Arkansas Deer Forecast for 2015
September 01, 2015
We say it every year, but this could be our best deer season ever. Deer hunting in Arkansas has settled into a consistent pattern that suggests another great year awaits us in 2015. Unless our deer suffer a catastrophic disease outbreak, or some other unforeseen tragic event, that trend should continue indefinitely.
During the combined 2014-15 deer seasons, hunters checked 208,075 deer. That's a mere 2 percent decrease from 2013-14, when hunters killed 213,199 deer, but it was also the third consecutive year that hunters killed more than 200,000 deer.
Cory Gray, the deer program coordinator for the Arkansas Game and Fish Commission, said Arkansas deer hunting is about as good as it gets.
"When you look at harvest trends in other states, it's been a downward trend," Gray said. "Ours is either flat-lined or climbing."
Hunters killed 2 percent fewer antlered bucks last year than the year before, but they also killed 3 percent fewer button bucks. Discounting all other mortality factors, that should translate to more antlered bucks in the herd next fall.
A 2 percent dip in the buck kill is not encouraging at first glance, not until you consider that the 2014-15 buck kill exceeded Gray's projections by 13 percent. Gray projected that hunters would take 90,860 bucks, but they actually killed 104,023. Hunters also killed a near-identical number of does, 104,052.
"It wasn't too many years ago that we were harvesting a 70-30 buck-to-doe ratio," Gray said. Some places needed that, he added. In the Ozarks, for example, the AGFC discouraged killing does while it tried to increase deer numbers.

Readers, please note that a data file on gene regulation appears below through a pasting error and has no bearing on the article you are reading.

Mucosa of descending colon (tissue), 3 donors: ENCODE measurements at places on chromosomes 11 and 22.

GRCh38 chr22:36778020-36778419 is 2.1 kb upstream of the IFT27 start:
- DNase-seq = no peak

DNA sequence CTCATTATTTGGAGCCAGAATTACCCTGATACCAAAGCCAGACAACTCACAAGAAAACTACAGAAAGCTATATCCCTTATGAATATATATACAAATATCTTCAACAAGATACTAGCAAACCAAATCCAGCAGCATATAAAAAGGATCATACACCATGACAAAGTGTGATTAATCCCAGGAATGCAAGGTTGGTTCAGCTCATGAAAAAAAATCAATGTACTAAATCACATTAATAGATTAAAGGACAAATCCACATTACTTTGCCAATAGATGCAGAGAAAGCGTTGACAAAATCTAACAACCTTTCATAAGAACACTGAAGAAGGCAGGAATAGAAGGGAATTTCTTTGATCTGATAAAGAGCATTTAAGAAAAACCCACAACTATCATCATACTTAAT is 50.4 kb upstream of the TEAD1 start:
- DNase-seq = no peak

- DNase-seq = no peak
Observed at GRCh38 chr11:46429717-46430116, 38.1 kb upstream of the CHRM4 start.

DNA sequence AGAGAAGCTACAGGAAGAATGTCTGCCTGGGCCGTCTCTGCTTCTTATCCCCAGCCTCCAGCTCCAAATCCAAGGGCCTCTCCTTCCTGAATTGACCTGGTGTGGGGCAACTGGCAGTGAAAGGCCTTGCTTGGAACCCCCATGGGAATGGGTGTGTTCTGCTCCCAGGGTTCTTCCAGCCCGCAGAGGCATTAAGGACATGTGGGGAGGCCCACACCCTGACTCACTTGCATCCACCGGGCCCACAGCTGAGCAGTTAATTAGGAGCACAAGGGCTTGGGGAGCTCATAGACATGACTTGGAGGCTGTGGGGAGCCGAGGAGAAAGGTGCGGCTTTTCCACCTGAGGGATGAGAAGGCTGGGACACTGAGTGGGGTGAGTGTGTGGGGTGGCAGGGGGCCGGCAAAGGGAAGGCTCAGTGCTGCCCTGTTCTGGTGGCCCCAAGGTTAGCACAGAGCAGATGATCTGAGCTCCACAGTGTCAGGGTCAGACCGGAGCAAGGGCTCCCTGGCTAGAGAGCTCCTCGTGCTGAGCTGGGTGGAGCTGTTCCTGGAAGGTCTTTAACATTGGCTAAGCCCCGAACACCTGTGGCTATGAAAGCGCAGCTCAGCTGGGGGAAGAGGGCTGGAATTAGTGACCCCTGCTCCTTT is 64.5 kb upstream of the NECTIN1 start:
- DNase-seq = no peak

"Now we're trying to maintain or stabilize the herd, and we can withstand a 50-50 harvest," Gray said. "In some zones, like 12 and 17, we're actually taking more females."
The age structure of the male and female segments are better than ever, too, Gray said. Antler-point restrictions that went into effect for the 1998 season shifted hunter pressure away from bucks ages 1.5 years and younger to ages 2.5 years and older.
The 3-point rule, which requires a legal buck to have at least 3 points on one beam, was controversial in 1998, especially when the buck harvest plummeted. Since 2006, hunters kill older bucks than they did before 1998, but there also are more of the older bucks available.
"Prior to 1998, a large potion of buck harvest was yearlings," Gray said. "Two-and-a-half-year-olds were in there a little, but 3 1/2- to 5 1/2- year-olds were absent. When the 3-point rule came in, the buck harvest dropped for a couple of years because legal bucks were not in the population to be had. They started showing up when we got some age on bucks, and now the age structure is becoming even more diverse.